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Blueberry patch is planted!
The blueberries arrived on Saturday afternoon! I was excited to see the box on the front steps, but surprised at how small and lightweight it was... I had really been wondering what these plants would be like since all the plants I'd seen in the nurseries were at least 2 or 3x the price of those I ordered from the grower. So I expected them to be small, but I was alittle taken aback. They are younger than I thought they would be so ... maybe no fruit this year. But they look happy and healthy and I like them.
The tiny blueberry plants ( photo / image / picture from daisybeans's Garden )
Now, I've only bought one other plant through the mail and it was a more mature rhodie in a pot... This was so different! It kind of scared me to see them looking so vulnerable and fragile!!! I had alredy prepared the bed for them with lots of peat so I got right to planting them.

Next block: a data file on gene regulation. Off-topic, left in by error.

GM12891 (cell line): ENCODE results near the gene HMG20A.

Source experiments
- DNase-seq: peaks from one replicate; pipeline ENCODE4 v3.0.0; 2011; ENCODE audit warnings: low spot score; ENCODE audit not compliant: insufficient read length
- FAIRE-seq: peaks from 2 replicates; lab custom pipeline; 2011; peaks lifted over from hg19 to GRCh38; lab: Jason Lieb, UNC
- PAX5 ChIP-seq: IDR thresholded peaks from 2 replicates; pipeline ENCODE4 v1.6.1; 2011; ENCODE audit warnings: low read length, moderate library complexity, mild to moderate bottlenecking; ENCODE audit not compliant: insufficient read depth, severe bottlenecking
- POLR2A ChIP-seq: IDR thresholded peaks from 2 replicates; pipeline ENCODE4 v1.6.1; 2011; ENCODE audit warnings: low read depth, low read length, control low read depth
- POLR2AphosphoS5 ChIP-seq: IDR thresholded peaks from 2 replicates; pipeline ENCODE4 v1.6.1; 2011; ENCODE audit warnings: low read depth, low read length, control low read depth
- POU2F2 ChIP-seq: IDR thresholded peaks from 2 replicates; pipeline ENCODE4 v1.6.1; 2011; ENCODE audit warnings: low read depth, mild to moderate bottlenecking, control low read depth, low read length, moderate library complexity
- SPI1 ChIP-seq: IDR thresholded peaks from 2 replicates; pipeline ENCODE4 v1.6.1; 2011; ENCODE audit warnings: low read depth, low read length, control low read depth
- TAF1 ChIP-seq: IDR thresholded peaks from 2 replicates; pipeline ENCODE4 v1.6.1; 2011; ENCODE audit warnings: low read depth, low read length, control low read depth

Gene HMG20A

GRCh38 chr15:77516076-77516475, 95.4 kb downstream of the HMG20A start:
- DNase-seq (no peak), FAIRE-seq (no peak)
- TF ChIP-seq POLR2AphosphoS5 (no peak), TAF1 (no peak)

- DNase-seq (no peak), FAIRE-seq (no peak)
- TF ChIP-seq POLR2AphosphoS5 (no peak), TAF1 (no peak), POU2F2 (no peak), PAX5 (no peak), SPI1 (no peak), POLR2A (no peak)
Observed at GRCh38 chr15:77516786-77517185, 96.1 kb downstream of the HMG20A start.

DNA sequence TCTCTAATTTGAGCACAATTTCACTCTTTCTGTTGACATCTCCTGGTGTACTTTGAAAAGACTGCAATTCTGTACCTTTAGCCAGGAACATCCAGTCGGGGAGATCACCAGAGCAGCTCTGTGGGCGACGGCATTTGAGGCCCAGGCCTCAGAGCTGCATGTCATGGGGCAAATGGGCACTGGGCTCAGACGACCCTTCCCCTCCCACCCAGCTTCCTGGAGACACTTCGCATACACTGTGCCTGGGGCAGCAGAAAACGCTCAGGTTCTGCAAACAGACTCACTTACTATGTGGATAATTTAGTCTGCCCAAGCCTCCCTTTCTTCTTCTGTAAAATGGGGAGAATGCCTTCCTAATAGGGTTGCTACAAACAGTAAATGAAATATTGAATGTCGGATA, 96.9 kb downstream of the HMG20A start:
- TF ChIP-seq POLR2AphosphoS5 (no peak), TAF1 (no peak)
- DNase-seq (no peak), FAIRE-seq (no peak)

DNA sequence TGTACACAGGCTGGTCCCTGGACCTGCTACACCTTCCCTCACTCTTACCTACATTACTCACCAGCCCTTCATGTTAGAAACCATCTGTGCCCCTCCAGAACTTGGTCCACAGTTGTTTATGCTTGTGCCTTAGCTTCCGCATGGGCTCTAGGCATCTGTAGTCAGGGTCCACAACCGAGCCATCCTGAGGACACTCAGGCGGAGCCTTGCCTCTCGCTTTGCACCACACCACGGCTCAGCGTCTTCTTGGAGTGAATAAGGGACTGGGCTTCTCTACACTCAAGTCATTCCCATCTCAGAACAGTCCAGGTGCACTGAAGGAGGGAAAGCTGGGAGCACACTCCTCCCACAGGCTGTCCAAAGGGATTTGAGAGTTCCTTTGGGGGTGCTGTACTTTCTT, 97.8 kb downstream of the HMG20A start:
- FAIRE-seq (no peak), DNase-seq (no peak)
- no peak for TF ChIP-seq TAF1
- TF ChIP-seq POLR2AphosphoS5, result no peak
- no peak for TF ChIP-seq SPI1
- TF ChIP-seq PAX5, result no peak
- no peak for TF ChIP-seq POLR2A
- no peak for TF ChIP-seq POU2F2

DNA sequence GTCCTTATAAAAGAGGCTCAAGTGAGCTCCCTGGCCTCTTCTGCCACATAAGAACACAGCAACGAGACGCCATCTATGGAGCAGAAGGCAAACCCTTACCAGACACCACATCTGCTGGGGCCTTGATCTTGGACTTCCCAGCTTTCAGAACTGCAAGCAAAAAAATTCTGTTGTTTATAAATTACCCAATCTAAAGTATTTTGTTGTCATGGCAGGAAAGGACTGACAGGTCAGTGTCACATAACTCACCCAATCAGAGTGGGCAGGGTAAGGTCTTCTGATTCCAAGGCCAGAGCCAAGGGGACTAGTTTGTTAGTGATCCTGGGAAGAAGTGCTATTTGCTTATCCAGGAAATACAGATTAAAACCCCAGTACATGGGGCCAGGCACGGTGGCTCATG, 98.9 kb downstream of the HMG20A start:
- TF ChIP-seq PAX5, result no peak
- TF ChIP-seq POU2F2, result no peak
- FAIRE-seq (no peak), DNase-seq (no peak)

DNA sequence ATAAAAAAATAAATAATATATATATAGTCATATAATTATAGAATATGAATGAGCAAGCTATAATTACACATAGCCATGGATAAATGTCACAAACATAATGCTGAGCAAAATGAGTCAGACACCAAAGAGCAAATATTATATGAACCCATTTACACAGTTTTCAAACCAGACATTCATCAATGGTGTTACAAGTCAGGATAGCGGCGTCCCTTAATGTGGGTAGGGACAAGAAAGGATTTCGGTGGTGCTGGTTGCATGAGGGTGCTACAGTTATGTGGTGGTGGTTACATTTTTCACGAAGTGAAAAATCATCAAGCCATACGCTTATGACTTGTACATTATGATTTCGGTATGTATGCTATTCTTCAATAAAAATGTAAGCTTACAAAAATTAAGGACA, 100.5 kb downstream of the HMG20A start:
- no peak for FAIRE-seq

Following the instructions that I had been given by our blueberry guru here on GS (that would be Sjoerd), first I dug a hole about a foot deep and two feet wide with loose soil in the bottom. I added peat to the bottom and mixed it up and watered it in. To the soil I removed from the hole, I added about the same amount of peat, maybe a little more so it was really peaty. Here I would have added some bone meal, except I didn't have any... (oops).
pretty good hole! ( photo / image / picture from daisybeans's Garden )
ground soil and peat mix ( photo / image / picture from daisybeans's Garden )
Each plant arrived with its little root ball rinsed of soil and packed with some of that jelly-like stuff that holds a lot of water, then wrapped in a plastic bag and held closed with a rubber band.
in the bag ( photo / image / picture from daisybeans's Garden )
the root ball with the jelly-like stuff ( photo / image / picture from daisybeans's Garden )
I gave the roots a little drink and gently spread them out. I was thinking they looked OK... but I was also thinking "What do I know????"
root ball ready to plant ( photo / image / picture from daisybeans's Garden )
I had to take a deep breath.... they'll be fine I said to myself. No worry, the neighbors are used to me talking to myself and the plants....